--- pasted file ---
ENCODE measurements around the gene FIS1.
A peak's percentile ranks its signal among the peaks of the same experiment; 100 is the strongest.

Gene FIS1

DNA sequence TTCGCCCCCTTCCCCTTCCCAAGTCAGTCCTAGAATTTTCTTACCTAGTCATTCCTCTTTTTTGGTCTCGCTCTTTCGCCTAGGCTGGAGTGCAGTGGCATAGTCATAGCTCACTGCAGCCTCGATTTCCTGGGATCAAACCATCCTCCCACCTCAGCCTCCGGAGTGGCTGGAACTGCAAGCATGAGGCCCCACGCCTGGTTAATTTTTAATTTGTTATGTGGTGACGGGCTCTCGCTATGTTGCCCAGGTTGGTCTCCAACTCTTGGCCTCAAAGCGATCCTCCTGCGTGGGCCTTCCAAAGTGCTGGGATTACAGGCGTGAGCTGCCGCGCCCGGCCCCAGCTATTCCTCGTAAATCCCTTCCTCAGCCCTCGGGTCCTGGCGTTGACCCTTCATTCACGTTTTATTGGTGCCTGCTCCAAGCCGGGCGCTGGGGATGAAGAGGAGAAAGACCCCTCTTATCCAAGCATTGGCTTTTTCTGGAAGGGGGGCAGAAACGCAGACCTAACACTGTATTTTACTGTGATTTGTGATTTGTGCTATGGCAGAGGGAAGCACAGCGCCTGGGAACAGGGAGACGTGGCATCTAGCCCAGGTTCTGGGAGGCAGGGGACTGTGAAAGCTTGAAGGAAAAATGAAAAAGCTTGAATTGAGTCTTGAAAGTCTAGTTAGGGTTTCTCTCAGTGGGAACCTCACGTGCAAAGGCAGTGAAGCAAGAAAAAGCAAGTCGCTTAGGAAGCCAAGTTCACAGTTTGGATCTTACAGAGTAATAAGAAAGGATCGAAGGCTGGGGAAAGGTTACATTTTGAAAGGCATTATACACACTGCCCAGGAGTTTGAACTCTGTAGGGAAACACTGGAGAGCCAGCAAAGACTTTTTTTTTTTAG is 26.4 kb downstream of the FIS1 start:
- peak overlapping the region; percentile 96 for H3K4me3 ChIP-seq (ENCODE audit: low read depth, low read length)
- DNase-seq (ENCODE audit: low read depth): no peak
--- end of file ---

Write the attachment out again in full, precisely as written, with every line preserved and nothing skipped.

ENCODE measurements around the gene FIS1.
A peak's percentile ranks its signal among the peaks of the same experiment; 100 is the strongest.

Gene FIS1

DNA sequence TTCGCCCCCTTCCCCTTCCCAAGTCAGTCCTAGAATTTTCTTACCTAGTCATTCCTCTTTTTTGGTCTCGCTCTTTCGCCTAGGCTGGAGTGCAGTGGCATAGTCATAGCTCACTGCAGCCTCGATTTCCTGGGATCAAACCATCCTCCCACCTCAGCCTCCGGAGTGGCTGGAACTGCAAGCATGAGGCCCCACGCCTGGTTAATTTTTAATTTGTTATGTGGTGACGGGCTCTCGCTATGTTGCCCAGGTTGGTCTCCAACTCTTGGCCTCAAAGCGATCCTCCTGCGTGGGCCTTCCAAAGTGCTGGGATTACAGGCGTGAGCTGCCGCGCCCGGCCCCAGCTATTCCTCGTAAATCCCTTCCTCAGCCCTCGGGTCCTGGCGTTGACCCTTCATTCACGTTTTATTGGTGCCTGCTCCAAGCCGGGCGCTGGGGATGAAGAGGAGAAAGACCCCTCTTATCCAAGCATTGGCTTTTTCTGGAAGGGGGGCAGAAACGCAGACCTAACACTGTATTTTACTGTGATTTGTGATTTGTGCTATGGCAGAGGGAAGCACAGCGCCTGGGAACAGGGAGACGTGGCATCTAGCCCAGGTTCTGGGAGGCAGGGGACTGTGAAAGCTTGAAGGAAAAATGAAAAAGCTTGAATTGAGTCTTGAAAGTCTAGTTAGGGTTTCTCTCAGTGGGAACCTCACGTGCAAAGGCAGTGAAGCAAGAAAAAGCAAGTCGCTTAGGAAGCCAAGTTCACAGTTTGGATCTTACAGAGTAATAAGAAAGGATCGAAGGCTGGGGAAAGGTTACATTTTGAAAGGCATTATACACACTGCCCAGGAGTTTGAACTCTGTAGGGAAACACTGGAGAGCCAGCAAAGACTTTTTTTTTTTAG is 26.4 kb downstream of the FIS1 start:
- peak overlapping the region; percentile 96 for H3K4me3 ChIP-seq (ENCODE audit: low read depth, low read length)
- DNase-seq (ENCODE audit: low read depth): no peak